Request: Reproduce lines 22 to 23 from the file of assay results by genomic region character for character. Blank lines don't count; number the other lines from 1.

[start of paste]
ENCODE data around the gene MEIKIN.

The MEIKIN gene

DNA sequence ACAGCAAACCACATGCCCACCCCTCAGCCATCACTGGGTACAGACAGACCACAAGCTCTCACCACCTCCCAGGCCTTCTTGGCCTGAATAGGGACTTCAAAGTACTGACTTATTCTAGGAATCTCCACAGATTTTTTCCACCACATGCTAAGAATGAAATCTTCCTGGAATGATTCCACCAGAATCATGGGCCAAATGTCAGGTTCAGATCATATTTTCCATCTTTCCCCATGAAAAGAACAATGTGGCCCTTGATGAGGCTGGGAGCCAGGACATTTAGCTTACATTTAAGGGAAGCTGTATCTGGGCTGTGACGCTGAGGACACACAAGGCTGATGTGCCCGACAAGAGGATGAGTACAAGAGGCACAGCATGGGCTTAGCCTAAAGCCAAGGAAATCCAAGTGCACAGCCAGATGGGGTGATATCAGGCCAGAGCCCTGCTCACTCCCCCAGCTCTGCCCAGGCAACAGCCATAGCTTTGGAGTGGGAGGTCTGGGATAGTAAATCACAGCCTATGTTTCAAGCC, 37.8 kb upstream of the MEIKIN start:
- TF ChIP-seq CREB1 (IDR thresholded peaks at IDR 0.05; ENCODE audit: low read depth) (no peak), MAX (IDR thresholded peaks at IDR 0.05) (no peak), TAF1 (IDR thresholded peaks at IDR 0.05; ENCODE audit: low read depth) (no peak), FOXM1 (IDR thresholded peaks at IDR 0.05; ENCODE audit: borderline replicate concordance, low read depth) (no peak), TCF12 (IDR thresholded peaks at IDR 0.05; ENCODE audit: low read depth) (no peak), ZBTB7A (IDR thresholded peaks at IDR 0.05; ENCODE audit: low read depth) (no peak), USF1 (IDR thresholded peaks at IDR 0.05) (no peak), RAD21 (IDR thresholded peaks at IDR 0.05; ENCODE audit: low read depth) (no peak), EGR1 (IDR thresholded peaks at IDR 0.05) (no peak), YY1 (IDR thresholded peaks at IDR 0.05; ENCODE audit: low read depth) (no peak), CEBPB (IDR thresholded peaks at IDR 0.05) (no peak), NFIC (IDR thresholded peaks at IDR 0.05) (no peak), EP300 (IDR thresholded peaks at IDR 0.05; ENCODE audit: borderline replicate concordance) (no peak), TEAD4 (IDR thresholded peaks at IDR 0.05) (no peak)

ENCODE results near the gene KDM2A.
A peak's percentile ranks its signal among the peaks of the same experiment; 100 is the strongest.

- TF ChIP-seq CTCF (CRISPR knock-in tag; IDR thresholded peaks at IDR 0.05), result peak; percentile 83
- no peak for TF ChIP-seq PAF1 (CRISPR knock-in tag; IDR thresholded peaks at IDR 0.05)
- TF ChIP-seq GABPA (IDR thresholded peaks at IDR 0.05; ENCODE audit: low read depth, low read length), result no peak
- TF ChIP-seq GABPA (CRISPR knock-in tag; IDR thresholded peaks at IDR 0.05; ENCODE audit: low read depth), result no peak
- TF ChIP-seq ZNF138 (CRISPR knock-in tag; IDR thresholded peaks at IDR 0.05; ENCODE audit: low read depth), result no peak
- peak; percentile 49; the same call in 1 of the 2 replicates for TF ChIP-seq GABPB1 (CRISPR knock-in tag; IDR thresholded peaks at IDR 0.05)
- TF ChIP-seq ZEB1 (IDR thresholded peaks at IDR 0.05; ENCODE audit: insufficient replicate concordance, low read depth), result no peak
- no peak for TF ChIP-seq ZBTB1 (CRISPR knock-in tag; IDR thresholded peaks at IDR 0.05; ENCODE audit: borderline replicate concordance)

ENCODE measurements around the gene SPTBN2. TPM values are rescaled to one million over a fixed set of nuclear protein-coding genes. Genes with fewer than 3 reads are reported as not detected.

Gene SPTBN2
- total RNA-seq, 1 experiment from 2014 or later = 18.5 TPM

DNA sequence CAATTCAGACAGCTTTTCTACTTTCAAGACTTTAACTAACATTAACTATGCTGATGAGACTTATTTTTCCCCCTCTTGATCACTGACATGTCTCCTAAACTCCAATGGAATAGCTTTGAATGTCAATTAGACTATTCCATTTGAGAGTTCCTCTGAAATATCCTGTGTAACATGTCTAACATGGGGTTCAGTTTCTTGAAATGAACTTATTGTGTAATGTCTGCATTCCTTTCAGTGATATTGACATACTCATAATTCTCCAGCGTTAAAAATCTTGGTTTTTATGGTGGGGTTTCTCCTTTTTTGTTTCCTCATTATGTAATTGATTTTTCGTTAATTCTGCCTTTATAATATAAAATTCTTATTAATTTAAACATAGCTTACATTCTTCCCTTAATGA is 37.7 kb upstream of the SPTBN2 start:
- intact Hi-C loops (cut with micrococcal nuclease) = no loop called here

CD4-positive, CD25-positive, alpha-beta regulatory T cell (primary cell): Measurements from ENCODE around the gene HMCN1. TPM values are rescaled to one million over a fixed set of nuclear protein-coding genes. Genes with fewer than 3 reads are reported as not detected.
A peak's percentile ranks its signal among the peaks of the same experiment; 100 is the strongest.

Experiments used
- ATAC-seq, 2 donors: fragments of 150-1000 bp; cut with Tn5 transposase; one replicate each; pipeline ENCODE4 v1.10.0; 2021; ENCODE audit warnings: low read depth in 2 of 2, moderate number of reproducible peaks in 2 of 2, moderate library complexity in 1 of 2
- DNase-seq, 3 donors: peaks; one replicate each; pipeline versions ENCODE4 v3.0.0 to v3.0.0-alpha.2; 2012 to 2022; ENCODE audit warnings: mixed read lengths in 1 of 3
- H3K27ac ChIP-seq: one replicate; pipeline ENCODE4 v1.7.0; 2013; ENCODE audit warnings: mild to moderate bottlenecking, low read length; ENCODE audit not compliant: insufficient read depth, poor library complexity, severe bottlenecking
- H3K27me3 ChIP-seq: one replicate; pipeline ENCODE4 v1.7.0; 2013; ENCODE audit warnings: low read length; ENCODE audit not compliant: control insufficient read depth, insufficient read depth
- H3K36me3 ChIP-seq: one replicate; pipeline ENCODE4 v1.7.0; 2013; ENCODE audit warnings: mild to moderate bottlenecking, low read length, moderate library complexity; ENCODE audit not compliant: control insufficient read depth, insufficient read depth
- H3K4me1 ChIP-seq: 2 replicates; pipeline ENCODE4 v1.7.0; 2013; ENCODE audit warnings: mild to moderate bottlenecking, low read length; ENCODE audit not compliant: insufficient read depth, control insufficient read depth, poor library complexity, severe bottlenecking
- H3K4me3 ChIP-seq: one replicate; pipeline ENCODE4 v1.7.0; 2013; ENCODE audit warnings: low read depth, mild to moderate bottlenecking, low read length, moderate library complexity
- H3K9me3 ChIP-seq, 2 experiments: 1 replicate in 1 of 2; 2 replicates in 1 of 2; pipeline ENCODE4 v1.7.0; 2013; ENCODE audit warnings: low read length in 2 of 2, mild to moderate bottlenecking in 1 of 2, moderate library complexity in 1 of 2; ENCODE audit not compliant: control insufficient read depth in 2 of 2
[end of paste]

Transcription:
Experiments used
- ATAC-seq, 2 donors: fragments of 150-1000 bp; cut with Tn5 transposase; one replicate each; pipeline ENCODE4 v1.10.0; 2021; ENCODE audit warnings: low read depth in 2 of 2, moderate number of reproducible peaks in 2 of 2, moderate library complexity in 1 of 2